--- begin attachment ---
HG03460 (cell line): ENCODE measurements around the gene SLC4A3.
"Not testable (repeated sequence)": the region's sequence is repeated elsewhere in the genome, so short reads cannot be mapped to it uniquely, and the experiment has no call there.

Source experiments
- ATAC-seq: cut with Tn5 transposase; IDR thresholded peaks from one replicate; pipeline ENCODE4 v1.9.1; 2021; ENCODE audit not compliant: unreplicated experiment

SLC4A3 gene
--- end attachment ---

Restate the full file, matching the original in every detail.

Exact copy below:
HG03460 (cell line): ENCODE measurements around the gene SLC4A3.
"Not testable (repeated sequence)": the region's sequence is repeated elsewhere in the genome, so short reads cannot be mapped to it uniquely, and the experiment has no call there.

Source experiments
- ATAC-seq: cut with Tn5 transposase; IDR thresholded peaks from one replicate; pipeline ENCODE4 v1.9.1; 2021; ENCODE audit not compliant: unreplicated experiment

SLC4A3 gene